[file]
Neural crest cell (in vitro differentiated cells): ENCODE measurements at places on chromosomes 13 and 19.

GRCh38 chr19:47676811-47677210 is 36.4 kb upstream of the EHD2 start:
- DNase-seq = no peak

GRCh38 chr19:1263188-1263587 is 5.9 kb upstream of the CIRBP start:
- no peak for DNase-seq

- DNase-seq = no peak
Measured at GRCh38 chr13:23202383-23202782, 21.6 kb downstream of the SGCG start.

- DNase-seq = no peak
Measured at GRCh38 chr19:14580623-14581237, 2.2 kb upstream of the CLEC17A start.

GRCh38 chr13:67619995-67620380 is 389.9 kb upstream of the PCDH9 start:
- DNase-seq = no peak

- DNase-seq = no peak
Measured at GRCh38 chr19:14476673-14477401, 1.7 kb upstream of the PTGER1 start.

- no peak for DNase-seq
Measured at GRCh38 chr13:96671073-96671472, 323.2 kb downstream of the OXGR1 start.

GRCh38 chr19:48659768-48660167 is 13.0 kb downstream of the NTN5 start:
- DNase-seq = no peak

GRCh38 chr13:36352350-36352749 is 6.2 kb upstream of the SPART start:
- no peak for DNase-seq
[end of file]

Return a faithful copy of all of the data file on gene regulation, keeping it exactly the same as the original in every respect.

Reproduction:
Neural crest cell (in vitro differentiated cells): ENCODE measurements at places on chromosomes 13 and 19.

GRCh38 chr19:47676811-47677210 is 36.4 kb upstream of the EHD2 start:
- DNase-seq = no peak

GRCh38 chr19:1263188-1263587 is 5.9 kb upstream of the CIRBP start:
- no peak for DNase-seq

- DNase-seq = no peak
Measured at GRCh38 chr13:23202383-23202782, 21.6 kb downstream of the SGCG start.

- DNase-seq = no peak
Measured at GRCh38 chr19:14580623-14581237, 2.2 kb upstream of the CLEC17A start.

GRCh38 chr13:67619995-67620380 is 389.9 kb upstream of the PCDH9 start:
- DNase-seq = no peak

- DNase-seq = no peak
Measured at GRCh38 chr19:14476673-14477401, 1.7 kb upstream of the PTGER1 start.

- no peak for DNase-seq
Measured at GRCh38 chr13:96671073-96671472, 323.2 kb downstream of the OXGR1 start.

GRCh38 chr19:48659768-48660167 is 13.0 kb downstream of the NTN5 start:
- DNase-seq = no peak

GRCh38 chr13:36352350-36352749 is 6.2 kb upstream of the SPART start:
- no peak for DNase-seq